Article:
NCBI Bookshelf. Perianal abscesses are the most common type of anorectal abscesses. These abscesses can cause significant discomfort for patients. They are located at the anal verge and if left untreated can extend into the ischioanal space or intersphincteric space since these areas are continuous with the perianal space. They can also cause systemic infection if left untreated. Ninety percent of all anorectal abscesses are caused by non-specific obstruction and subsequent infection of the glandular crypts of the rectum or anus.
Most cases of perianal abscesses are sporadic, though there are certain situations which elevate the risk for developing the disease, such as diabetes mellitus , Crohn's disease , chronic corticosteroid treatment and others. Ischiorectal, inter- and intrasphincteric abscesses have been described. Anorectal abscesses are classified according to their anatomic location and the following are the most common types; Perianal abscess, Ischiorectal abscess, Intersphincteric abscess and Supralevator abscess. Ischiorectal abscess is formed when suppuration transverses the external anal sphincter into the ischiorectal space.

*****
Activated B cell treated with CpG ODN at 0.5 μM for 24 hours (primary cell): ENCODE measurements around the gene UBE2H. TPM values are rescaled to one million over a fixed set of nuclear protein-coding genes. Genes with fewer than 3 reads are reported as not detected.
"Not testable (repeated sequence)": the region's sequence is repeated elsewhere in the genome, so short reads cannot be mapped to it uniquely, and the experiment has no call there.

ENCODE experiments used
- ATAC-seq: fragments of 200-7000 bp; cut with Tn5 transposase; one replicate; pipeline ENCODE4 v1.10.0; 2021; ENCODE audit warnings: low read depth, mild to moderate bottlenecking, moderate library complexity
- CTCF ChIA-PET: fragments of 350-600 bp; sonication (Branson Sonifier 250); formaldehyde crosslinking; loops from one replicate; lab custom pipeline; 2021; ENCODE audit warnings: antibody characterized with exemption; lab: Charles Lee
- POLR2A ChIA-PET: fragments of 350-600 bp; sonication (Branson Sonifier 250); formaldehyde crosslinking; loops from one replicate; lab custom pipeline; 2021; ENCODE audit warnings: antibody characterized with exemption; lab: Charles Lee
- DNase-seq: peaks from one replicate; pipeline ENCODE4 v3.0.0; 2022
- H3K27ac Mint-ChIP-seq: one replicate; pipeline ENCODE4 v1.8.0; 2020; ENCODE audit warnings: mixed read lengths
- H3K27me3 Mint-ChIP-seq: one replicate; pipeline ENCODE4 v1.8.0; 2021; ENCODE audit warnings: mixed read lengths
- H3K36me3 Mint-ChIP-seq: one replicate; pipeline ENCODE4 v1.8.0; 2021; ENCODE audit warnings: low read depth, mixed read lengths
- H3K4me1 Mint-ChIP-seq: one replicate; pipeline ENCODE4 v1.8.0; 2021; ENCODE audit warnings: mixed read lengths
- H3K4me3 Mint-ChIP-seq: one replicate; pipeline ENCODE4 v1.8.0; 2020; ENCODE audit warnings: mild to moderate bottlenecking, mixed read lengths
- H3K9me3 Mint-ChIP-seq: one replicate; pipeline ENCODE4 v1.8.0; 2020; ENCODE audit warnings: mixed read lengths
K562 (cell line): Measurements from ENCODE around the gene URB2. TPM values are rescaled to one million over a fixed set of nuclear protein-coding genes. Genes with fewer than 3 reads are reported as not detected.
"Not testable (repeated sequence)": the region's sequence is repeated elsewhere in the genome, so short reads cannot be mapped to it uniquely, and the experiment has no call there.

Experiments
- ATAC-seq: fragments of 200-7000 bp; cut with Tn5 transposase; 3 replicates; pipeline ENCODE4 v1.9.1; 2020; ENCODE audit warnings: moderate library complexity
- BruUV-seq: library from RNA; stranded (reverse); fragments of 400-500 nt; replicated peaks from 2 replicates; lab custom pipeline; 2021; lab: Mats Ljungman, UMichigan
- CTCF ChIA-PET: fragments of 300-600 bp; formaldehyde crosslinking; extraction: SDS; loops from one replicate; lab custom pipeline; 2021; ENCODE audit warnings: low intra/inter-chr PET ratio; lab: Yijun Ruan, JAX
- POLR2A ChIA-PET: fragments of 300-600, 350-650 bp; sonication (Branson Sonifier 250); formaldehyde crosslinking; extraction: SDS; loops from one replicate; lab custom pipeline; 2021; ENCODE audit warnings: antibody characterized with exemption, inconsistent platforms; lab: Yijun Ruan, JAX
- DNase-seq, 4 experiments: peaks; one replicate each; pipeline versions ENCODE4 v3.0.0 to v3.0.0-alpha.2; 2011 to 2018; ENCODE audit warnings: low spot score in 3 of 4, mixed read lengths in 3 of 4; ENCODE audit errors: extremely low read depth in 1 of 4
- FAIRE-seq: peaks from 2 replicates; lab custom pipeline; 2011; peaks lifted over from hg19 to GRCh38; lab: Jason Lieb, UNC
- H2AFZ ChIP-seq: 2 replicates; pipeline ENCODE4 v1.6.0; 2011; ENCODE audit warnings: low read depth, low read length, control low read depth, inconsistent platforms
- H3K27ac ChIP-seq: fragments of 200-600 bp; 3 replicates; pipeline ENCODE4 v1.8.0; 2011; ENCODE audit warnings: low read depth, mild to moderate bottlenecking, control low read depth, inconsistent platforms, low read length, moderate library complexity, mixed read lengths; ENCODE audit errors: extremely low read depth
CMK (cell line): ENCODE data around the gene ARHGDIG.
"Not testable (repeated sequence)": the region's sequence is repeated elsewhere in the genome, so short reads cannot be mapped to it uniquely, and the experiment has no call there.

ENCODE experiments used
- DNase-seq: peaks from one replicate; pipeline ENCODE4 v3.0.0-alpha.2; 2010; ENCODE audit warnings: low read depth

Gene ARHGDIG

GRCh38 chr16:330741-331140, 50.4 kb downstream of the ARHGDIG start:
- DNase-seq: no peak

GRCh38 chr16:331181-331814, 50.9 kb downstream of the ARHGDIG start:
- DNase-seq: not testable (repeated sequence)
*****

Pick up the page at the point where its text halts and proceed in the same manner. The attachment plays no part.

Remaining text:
An anorectal abscess also referred to as an anal abscess, rectal abscess, perianal abscess, or perirectal abscess depending on its location is a pus-filled cavity that forms within the furrows of the anal canal called the anal sinuses. As your body tries to control the infection, white blood cells killed in the battle and other bodily fluids start to collect in the tissue, forming a pocket of pus. Abscesses can form near or within the anus or develop much higher up in the rectum itself. While an abscess can form spontaneously for no apparent reason, it is commonly associated with gastrointestinal disease, bowel irregularities, immune suppression, and even certain medications.
If your institution subscribes to this resource, and you don't have a MyAccess Profile, please contact your library's reference desk for information on how to gain access to this resource from off-campus. Anorectal infections are common problems presenting to the Emergency Department. Understanding anorectal anatomy is essential to make a diagnosis, institute proper treatment, and anticipate complications. Failure to diagnose and treat an extensive abscess may be life threatening. It is imperative to obtain a surgical consultation if one is unsure of the extent of an abscess.